of Mrs. Mallard, one might come to the conclusion that it was in fact horror and disappointment the he was still alive and well. In the first part of the story, Mrs. Mallard talks of how she did love her husband. She mentions that her husband â€Å"never looked save with love upon her.† This comment leads the reader to believe that her husband was only kind and love to her. It also seems she loves him because she admits that she will â€Å"weep when she saw the kind and tender hand folded in death.† If he had ever been mean to her or harmed her in anyways she would not show so much emotion at his funeral. In the same subtle fashion as Chopin hints at love, she shows us how unhappy Mrs. Mallard was. When she goes up to her room alone, the window can be taken as a representation as to what is ahead of her. Through the window she sees â€Å"trees all a quiver with the new spring life†¦Ã¢â‚¬  and she smells â€Å"the delicious breath of rain†¦Ã¢â‚¬  This all represents the new fresh life that she may be about to start, full of new things and fresh and different things. She hopes for all these things because she has been forced to remain in the same schedule and lifestyle for so long. She now can be happy in her life and live it for her and no one else. The worries she had of her husband and what’d he say or do to every action of hers is now no longer a consideration.... Free Essays on Story Of An Hour Free Essays on Story Of An Hour Kate Chopin’s â€Å"The Story of an Hour† was written in the late 1800’s when male domination was conventional. This short story depicts the typical life and marriage of a woman in this time era. Most women led oppressed lives, and catered to their authoritative husbands. One can infer, that Mrs. Mallard was bonded to the institution of marriage through her husband, society and the church. Chopin’s, â€Å"The Story of an Hour† expresses a woman’s desire for independence. This is clearly evident within the physical, and emotional setting of the story. Within the opening paragraphs of the short story Chopin notes that Mrs. Mallard suffers from heart trouble. The heart is a vital organ within the human body but it is also the center for one’s thoughts, feelings, and emotions. Clearly, Mrs. Mallard’s heart and soul were â€Å"aching†. Chopin notes, that Mrs. Mallard suffered from physical exhaustion that pressed down upon her after hearing the news of the death of her husband. The â€Å"dead weight† which pressed down upon her body crushed her own sense of being. Apparently, Mrs. Mallard had a young, fair, and calm face. This may indicate that she was fairly young in age. Her physical attributes may symbolize the status that she attained within her society and marriage. Did they view this grown woman as a mere child with no decision making power? Chopin notes that Mrs. Mallard’s hands would have been powerless, white, and slender One receives the mental images of snow white, lifeless, ice-cold hands that belong to a corpse. It foreshadows the inevitable death that will occur in order for Mrs. Mallard to get her freedom. Either, she will pass on to receive the ultimate freedom of eternal life or Mr. Mallard will pass on and allow her to experience â€Å"hands on† the world that surrounded her. Mrs. Mallard’s eyes were described as containing a vacant stare, and containing a look of terror. As the saying goes, â€Å"The eye... Free Essays on Story Of An Hour In Story of an Hour by Kate Chopin, one question remains with the reader after finishing the story. What was the true reason for Mrs. Mallard’s death? Was it the horror at seeing her husband again or was it the joy of knowing he was alive? With a deeper look into the actions and words of Mrs. Mallard, one might come to the conclusion that it was in fact horror and disappointment the he was still alive and well. In the first part of the story, Mrs. Mallard talks of how she did love her husband. She mentions that her husband â€Å"never looked save with love upon her.† This comment leads the reader to believe that her husband was only kind and love to her. It also seems she loves him because she admits that she will â€Å"weep when she saw the kind and tender hand folded in death.† If he had ever been mean to her or harmed her in anyways she would not show so much emotion at his funeral. In the same subtle fashion as Chopin hints at love, she shows us how unhappy Mrs. Mallard was. When she goes up to her room alone, the window can be taken as a representation as to what is ahead of her. Through the window she sees â€Å"trees all a quiver with the new spring life†¦Ã¢â‚¬  and she smells â€Å"the delicious breath of rain†¦Ã¢â‚¬  This all represents the new fresh life that she may be about to start, full of new things and fresh and different things. She hopes for all these things because she has been forced to remain in the same schedule and lifestyle for so long. She now can be happy in her life and live it for her and no one else. The worries she had of her husband and what’d he say or do to every action of hers is now no longer a consideration.... Free Essays on Story Of An Hour The short story â€Å" Story of an Hour† written by Kate Chopin takes place in the early 1900’s in the US. The story is based on a woman’s struggle for freedom in a time where their husbands suppressed most women intellectually, and in extracurricular activities were rare for them to practice. The main character, Louise Mallard, is a young woman who suffers from a weak heart and is about to acknowledge really hard information about her husband. One day, her husband’s friend Richard was at the newspaper office when unexpected information arrived at the office. A train accident had happen and his friend Brently Mallard was on top of the list of casualties. Quickly he informs the news to Josephine, who is Louise’s sister. Both of them try to break up the news to Louise as soft and unclear as possible. When she finally understands the story she becomes paralyzed. After a few seconds she burst into tears. In her head everything has gone wrong, she feels abandoned and physically she has no energy when she is in her sister’s arms. Then, she storms to her room alone and doesn’t let anybody to follow her. In her room, alone, acing at the window sitting at a convertible arm – chair. She still feels tired in body and soul. Then she goes to sleep, and starts thinking of the repression and lack of freedom of her marriage. She started to reflect. There was something that she has waiting for a long time, but she is fearful and insecure about it. When she is thinking of her new life ahead, a word comes out of her mouth as she whispers something that she doesn’t expect: â€Å"Free.† She repeats this two or three times and then she feels terror. All this years she felt like a prisoner, powerless against her husband and now, she is free at last. Her heart is beating fast and her blood is warm. At this moment, Louse is happy her life has more meaning she is now independent, something that most of the women in her times can... Free Essays on Story Of An Hour The protagonist character Louise Mallard in Kate Chopin’s â€Å"The Story of An Hour† portrays a wife’s unexpected response to her husband’s death. The narrator divulges to the reader modest but convincing hints of Mrs. Mallards newly discovered freedom. This newly discovered freedom would be short lived for Mrs. Mallard. Mrs. Mallard, who suffers from heart disease, was portrayed as an average wife who breaks down into a fit of distress from the fateful news of her husband’s death. She retreats to her room to come to grips with the tragedy but finds instead something unexpected in herself. The tears and emotions soon turned to confusion as Mrs. Mallard came to realize the reality that she was not necessarily crying over the loss of her husband but of his death. Mrs. Mallard admits that Mr. Mallard is a good husband but that she detests the bondage of being husband and wife and she no longer wants the will of another forced upon her. The time of her new found freedom was revealed w! hen she begins to whisper â€Å"free† over and over to denote that she is no longer under the will of another person. The depth of Louise’s bondage known as marriage was more than she could stand and she was wishing for a short-lived life just the day before the accident. With her husbands death she was wishing for a long life to enjoy her newfound freedom. Mr. Mallard is not the tyrant who holds Louise in this bondage but instead it was the institution of marriage itself that entraps her. The imagery in the story helps set her characters new found freedom from the trees â€Å"aquiver† with new life denoting her new found life to the cloud’s shadow representing her married life casting shadows on her happiness. The conflict that Louise Mallard feels is not with her husband or herself but that of the cultural institution of marriage. This conflict was so profoundly ingrained in Louise that when she discovers that her husband was not dead and she was... Free Essays on Story Of An Hour Kate Chopin’s â€Å"The Story of and Hour†, deals with emotions felt by one character that are completely misunderstood by the other characters in the story. Mrs. Mallard’s actions and how she is feeling end up being extremely ironic and comes to a shock to the reader. News of her husband’s death had not yet reached Mrs. Mallard yet and friends and family wanted to break the information to her as gently as possible. The characters all know that Mrs. Mallard has heart trouble and any upsetting news might not be good for her. What they didn’t know is that Mrs. Mallard’s feelings for her husband weren’t as strong and deep as they had all thought. When they break the news to her, â€Å"She did not hear the story as many women have heard the same, with a paralyzed inability to accept its significance. She started to weep. When she was done crying, she went away to her room alone and had no one follow her. She sat there alone, motionless, with an occasional sob. Mrs. Mallard then starts to think. She is sitting in the chair and staring off into the blue sky. Then at one instance she begins to notice something coming to her. â€Å"She was beginning to recognize this thing that was approaching to possess her, and she was striving to beat it back with her will as powerless as her two white slender hands would have been.† She kept saying over and over again, â€Å"free, free, free!† Her pulse started to beat fast and her body started to warm. She was excited. Of course Mrs. Mallard would weep at the funeral with the sight of her dead husband, but she was looking beyond that point. She was looking at those coming years where there would be nobody to live for except herself and she loved it. â€Å"Free! Body and soul free!† she kept whispering. â€Å"Louise then immediately recognizes her two selves and comprehends how each will co-exist, the old finally giving way to the one new self. Mrs. Mallard will grieve for the husba... Free Essays on Story Of An Hour In reading â€Å"The Story of an Hour† by Kate Chopin, I found that there was very much symbolism in the selection, and that a closer look must be taken in order to see the true meaning of the story. The first sentence of the story â€Å"knowing that Mrs. Mallard was afflicted with heart trouble, great care was taken to break to her as gently as possible the news of her husbands death.† The first thing we are told about the main character is that she has a bad heart. It seems that people would see Mrs. Mallard as a weak and fragile woman. I personally got an image of an old lady, which I later figured she wasn’t that old. Her heart condition could show that she has had a hard life, and has an old soul. When she first heard the bad news, â€Å"she wept at once, with sudden, wild abandonment..† Her reaction shows that she is a touchy person, a lot more then I would have thought. Yet while other wives could not accept the fact that their husbands were dead, she took to it immediately and began the whole â€Å"grieving† process all at once. As she sits alone crying about her now late husband, she sat in the armchair facing the window and had a feeling that â€Å"haunted her body and seemed to reach into her soul.† This seems like she is feeling the hold her husnbad had on her that she couldn’t seem to escape even after he’s gone. The haunting her body can be thought of as physical abuse. â€Å"The new spring life† could represent the new life she could have now that he;s gone. The peddler crying symbolizes her old life and how she felt during the years of her marriage. Though she did love her husband, him being gone gave her the freedom to do as she pleased, not as he commanded. She begins to feel something come over her and â€Å"she was striving to beat it back with her will.† I later learned that it is the word â€Å"free† that came over her, and that she was â€Å"as powerless as her two white slender hands would hav... Free Essays on Story Of An Hour The Story of an Hour (Essay #3) Is there an â€Å"appropriate† way society expects one to act when a loved one passes away? In the short story, â€Å"The Story of an Hour,† Louise Mallard finds out that her husband passes away, but instead of showing remorse, she is overjoyed at the fact that she is finally free. â€Å"She said it over and over under her breath: ‘free, free, free!’† (Chopin 11). Now is that considered a â€Å"normal† reaction to first finding out that your husband is dead? Well, in today’s society it would be considered immoral to act in the respect Mrs. Mallard did and she would probably be suspected of having something to do with his murder. Back in the late 1800s, on the other hand, it might have been considered â€Å"normal† the way Louise acted because women were, so to say, â€Å"tied down† and their husbands dominated their lives. As time progresses, people’s views of the role of the women change respectively with it . This aspect and way of thinking portrays the constant change of view society has on women. People who were brought up in the same time period as Mrs. Mallard may not have viewed her reaction as unsympathetic as someone who has been brought up in a later generation would. On a personal note, her reaction to her husband’s death is selfish, unnatural, insensitive, and heartless. It is apparent that she was not content with her marriage because if she were, she would not be overwhelmed with happiness over his death. In first finding out of Mr. Mallard’s death, she weeps and goes off into her room by herself to sob. Then she suddenly gets a feeling of freedom inside her and she felt guilty at first for feeling this way and tried to fight it, but then she just let it take her over. She realized that there would be no one for her to live for beside herself and there was no reason for her to feel a sense of inferiority. â€Å"And yet she had loved him-sometimes. Often she had not. ... Free Essays on Story Of An Hour The Story of an Hour â€Å"The Story of an Hour† is emphatically a coming of age anecdote, written by Kate Chopin in eighteen ninety-four. Louise Mallard is the variance protagonist of â€Å"The Story of an Hour,† who is faced with her husband Richard’s death, in a time when women had to have a man in their lives in order to be respected and survive. Chopin explores how Mrs. Mallard, a woman, who is married can still feel emotionally starved and caged in her role in being a devoted wife that her husband oppressed upon her. The title â€Å"The Story of an Hour† first of all reflects how time is an untamed animal that picks and chooses its victims. Theirs is not a way to know when and where time will strike, but when it does something that seems so horrible and awful could end up being the light at the end of the tunnel you where looking for. Also the title shows how fast life can take away everything leaving a dejected and miserable feel to it. Then in just a few hours or minutes be full of adventure, possibilities and experience ahead in the future in a very few moments. Which was what Mrs. Mallard experienced as she â€Å"shuddered that life might be long,† but in on instant of a few breaths her whole outlook of life took towards more enthusiastic, exhilaration and pleasure full experience (19). Also, through out the story Chopin points out that there was some possible abuse with the disposition. Although it isn’t for sure what kind of abuse, the way Chopin handles Mrs. Mallard’s character it hints to more as of a poignant exploitation of the temperament. As with the phrase â€Å"the face the never looked save with love upon her,† Chopin starts to get little more descriptive of how Mrs. Mallard felt in her husbands care (13). In turn that also brings up the fact that what looks bravura on the outside could very will be someone’s hell that is tormenting him or her on the inside with everyday the passes by. â€Å"The Story...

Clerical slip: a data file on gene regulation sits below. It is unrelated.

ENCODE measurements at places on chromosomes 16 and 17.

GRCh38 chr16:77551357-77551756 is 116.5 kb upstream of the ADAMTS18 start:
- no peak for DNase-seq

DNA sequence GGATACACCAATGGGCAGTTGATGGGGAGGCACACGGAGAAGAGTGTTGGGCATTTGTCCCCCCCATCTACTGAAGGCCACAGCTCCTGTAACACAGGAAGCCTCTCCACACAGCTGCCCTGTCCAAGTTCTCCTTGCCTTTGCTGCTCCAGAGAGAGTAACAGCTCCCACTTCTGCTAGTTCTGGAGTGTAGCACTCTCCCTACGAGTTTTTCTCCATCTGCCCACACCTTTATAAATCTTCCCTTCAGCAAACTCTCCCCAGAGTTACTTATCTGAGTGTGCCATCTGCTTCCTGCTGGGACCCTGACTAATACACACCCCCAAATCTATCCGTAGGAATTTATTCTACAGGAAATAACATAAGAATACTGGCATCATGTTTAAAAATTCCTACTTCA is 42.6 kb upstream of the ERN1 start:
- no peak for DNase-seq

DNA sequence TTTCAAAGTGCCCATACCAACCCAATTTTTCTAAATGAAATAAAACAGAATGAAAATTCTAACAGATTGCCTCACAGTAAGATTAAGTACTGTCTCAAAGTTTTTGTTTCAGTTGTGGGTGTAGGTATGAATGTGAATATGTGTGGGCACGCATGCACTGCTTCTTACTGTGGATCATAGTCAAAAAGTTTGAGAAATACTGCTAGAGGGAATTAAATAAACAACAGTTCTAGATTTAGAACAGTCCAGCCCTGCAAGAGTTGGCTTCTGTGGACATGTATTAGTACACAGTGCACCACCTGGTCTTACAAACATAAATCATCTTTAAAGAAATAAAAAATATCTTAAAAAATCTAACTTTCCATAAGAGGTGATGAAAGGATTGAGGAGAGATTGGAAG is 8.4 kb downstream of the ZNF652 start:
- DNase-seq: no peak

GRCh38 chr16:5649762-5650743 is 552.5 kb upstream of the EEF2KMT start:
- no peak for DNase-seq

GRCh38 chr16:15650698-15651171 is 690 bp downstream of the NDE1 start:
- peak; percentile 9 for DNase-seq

Thursday, November 21, 2019